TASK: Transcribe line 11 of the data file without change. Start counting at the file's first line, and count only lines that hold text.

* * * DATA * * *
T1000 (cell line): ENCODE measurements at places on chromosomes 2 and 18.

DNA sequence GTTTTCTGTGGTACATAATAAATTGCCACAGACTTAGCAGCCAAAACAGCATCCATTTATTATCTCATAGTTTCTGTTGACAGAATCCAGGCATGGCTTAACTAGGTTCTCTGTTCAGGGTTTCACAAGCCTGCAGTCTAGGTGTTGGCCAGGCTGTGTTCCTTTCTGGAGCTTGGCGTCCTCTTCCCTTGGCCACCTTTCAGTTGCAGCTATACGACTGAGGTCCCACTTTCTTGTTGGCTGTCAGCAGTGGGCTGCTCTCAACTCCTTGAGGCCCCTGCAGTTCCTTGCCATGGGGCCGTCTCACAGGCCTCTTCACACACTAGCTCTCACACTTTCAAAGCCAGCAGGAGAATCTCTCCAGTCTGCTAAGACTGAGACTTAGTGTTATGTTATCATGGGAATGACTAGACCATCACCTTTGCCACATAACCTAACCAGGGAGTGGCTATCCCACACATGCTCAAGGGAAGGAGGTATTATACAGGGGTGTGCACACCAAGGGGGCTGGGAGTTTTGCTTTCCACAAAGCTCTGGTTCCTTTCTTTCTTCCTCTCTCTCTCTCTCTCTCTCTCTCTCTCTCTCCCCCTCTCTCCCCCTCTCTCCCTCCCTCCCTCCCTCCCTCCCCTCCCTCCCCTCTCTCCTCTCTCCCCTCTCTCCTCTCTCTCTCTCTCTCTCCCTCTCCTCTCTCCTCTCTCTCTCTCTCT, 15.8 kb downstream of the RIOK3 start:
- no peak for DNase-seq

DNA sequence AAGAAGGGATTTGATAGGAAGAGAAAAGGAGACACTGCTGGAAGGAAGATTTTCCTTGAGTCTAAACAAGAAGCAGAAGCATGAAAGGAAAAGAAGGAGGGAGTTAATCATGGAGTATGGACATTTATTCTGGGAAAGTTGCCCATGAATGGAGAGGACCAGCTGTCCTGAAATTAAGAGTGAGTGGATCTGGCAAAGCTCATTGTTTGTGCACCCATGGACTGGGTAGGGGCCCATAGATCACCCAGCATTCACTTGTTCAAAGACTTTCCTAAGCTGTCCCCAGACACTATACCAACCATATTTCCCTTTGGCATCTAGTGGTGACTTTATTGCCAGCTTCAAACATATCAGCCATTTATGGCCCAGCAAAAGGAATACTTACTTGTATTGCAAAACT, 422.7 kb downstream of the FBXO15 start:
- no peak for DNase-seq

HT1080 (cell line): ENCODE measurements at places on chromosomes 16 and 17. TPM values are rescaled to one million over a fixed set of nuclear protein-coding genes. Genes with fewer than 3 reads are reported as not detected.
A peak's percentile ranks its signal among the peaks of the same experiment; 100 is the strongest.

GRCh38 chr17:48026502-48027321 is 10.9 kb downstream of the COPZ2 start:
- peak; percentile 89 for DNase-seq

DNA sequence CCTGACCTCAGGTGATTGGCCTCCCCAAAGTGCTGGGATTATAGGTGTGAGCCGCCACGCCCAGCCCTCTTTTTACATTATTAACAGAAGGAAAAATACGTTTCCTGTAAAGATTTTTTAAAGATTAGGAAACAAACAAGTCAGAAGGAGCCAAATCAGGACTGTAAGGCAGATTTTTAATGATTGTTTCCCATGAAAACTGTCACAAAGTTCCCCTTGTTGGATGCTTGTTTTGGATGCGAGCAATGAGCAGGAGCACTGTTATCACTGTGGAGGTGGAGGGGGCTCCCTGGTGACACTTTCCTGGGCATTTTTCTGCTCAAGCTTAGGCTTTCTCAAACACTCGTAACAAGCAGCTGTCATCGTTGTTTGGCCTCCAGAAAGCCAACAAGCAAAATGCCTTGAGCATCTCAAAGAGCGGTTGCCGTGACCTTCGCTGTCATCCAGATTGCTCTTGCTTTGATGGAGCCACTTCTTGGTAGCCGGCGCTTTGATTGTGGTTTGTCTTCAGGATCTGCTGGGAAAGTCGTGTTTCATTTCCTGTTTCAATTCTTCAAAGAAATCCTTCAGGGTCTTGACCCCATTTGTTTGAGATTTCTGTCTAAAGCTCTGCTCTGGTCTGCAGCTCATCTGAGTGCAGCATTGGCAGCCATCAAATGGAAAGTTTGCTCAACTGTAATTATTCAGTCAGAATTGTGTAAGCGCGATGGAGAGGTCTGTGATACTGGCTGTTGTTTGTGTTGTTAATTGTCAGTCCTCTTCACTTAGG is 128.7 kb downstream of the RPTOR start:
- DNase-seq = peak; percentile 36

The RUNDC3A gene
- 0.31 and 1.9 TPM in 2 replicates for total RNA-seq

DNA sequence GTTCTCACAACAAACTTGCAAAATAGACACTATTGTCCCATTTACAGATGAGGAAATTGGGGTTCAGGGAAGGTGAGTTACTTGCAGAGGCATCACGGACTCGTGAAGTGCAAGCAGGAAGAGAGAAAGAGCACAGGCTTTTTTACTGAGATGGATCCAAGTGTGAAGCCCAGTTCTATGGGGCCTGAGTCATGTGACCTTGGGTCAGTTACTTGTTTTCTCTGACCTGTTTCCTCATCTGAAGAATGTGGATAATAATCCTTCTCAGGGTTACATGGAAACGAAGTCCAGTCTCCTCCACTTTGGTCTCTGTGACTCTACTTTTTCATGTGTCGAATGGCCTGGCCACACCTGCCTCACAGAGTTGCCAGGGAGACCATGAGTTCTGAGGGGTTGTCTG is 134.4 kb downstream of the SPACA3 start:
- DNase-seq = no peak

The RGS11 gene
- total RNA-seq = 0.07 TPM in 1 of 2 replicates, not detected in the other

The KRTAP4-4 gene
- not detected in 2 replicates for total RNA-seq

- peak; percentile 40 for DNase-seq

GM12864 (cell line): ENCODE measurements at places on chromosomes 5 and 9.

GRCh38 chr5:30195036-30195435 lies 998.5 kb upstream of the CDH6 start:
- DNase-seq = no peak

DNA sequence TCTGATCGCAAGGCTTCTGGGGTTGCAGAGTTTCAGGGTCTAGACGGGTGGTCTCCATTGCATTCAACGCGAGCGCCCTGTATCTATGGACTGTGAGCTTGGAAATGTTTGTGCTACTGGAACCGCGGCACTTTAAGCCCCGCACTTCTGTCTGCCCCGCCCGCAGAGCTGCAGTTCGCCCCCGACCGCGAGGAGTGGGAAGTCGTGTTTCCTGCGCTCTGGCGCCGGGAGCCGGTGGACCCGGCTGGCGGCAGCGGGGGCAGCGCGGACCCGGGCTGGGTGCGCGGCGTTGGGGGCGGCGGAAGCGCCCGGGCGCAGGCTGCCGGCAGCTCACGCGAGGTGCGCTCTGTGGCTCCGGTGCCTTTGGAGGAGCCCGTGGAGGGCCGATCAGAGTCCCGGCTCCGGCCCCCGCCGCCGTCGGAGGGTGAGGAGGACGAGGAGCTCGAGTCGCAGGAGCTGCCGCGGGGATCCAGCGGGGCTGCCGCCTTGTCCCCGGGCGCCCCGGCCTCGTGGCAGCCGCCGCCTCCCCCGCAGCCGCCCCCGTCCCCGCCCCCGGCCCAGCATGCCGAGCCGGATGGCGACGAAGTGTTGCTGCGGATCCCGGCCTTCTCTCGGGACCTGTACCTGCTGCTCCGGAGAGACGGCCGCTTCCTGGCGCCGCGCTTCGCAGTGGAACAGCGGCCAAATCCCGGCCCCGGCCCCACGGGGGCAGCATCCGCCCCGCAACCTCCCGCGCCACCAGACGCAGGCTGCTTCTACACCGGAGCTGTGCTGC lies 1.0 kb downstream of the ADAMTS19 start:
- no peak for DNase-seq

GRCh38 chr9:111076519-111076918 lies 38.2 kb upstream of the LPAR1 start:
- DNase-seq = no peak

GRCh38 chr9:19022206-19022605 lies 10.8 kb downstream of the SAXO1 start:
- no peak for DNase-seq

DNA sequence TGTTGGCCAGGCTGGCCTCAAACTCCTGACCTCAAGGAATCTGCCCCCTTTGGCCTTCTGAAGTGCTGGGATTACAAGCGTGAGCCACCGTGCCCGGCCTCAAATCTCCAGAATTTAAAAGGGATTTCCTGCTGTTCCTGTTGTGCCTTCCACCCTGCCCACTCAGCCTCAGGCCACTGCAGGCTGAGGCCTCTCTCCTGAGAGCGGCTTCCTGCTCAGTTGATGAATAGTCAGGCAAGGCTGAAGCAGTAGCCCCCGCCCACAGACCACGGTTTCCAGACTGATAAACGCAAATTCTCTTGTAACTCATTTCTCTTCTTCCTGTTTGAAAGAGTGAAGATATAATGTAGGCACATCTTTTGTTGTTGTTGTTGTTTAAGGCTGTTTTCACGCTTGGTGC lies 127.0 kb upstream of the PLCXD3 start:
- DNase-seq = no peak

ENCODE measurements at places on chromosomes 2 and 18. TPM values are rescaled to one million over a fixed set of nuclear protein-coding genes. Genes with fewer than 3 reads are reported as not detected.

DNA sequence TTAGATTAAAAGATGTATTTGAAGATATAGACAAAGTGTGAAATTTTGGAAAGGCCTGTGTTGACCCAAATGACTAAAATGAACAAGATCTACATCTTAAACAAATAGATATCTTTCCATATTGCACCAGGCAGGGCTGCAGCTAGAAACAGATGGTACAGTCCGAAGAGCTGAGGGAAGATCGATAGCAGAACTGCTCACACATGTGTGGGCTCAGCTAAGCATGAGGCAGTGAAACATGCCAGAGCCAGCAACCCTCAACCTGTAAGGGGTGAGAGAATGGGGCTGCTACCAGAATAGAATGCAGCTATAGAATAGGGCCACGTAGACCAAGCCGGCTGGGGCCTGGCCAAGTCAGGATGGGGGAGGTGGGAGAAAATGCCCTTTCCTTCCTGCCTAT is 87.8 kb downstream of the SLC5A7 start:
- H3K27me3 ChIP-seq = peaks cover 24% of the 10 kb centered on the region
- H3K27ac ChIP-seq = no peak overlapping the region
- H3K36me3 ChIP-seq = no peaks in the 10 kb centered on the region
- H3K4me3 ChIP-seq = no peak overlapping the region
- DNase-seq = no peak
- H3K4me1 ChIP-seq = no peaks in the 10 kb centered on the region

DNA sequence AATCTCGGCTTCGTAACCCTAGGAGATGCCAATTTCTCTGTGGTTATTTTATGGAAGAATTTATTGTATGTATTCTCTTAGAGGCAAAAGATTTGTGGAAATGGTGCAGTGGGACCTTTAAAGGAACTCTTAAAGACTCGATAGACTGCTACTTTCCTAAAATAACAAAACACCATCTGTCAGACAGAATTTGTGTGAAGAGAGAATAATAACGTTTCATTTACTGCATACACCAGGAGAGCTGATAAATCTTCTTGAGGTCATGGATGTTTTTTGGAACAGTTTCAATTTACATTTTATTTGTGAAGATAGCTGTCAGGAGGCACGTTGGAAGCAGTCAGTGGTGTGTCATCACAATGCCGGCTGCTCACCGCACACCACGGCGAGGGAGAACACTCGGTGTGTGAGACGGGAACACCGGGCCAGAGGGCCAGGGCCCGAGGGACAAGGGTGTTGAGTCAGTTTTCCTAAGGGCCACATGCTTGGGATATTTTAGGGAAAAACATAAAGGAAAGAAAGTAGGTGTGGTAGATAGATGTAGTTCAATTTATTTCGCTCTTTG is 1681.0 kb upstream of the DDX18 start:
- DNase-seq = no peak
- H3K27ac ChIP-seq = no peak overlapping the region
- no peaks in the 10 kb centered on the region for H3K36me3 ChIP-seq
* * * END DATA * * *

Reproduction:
- DNase-seq = peak; percentile 36